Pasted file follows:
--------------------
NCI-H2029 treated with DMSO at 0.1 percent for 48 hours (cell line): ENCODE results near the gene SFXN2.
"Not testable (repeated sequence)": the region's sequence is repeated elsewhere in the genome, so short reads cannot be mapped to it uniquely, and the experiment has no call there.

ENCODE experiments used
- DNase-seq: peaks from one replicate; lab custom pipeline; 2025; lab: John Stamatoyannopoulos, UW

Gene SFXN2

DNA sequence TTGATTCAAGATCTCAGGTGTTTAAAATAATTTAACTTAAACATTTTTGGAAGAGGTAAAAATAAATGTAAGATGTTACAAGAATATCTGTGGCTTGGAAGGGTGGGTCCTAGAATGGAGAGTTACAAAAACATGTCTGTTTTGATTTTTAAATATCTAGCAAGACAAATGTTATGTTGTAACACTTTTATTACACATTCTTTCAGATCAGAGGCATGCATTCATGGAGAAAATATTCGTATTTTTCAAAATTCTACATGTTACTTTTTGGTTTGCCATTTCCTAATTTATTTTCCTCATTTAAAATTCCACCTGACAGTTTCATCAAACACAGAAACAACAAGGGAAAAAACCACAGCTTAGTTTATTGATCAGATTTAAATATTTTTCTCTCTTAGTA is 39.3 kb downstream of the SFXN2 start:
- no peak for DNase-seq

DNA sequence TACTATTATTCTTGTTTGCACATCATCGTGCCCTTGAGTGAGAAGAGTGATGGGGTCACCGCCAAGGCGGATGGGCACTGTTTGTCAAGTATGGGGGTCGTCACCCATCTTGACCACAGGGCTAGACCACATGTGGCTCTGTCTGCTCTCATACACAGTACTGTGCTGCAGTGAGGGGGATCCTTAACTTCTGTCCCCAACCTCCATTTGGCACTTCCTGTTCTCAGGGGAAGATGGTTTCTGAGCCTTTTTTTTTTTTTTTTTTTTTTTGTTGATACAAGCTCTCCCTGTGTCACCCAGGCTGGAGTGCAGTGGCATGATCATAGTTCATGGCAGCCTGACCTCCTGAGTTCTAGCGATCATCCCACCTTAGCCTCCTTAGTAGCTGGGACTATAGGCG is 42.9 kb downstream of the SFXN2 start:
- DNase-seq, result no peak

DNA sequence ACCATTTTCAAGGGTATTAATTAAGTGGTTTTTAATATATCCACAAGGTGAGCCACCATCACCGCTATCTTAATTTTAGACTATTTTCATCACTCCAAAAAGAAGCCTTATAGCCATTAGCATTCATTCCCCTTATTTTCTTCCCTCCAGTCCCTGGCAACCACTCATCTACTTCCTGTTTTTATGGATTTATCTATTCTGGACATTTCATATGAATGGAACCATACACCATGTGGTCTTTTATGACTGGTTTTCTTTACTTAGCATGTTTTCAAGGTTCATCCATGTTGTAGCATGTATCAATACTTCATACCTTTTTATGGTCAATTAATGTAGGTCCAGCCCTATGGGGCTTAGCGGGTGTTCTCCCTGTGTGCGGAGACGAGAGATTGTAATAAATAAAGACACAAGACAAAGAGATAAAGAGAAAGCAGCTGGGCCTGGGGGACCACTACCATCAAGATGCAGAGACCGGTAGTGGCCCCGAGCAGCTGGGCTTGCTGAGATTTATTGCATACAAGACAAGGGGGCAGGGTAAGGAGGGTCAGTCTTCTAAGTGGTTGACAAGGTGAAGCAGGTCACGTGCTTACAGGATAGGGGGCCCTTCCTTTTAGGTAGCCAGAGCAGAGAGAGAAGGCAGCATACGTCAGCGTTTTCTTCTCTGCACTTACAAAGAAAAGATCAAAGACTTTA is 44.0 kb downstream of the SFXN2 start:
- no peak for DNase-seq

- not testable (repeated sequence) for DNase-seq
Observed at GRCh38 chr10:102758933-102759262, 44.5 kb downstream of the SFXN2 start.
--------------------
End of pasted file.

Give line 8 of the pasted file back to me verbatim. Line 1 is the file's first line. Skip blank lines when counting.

DNA sequence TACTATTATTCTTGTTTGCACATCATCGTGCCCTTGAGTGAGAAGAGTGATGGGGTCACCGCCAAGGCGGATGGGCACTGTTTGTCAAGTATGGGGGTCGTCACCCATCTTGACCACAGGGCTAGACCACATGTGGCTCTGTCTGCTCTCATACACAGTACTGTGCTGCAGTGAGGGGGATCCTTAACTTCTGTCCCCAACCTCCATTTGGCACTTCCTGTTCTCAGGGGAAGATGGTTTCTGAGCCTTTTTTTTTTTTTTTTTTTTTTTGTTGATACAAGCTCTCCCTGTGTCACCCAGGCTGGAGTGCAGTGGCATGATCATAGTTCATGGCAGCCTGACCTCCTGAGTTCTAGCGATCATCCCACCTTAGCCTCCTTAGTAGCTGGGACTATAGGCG is 42.9 kb downstream of the SFXN2 start: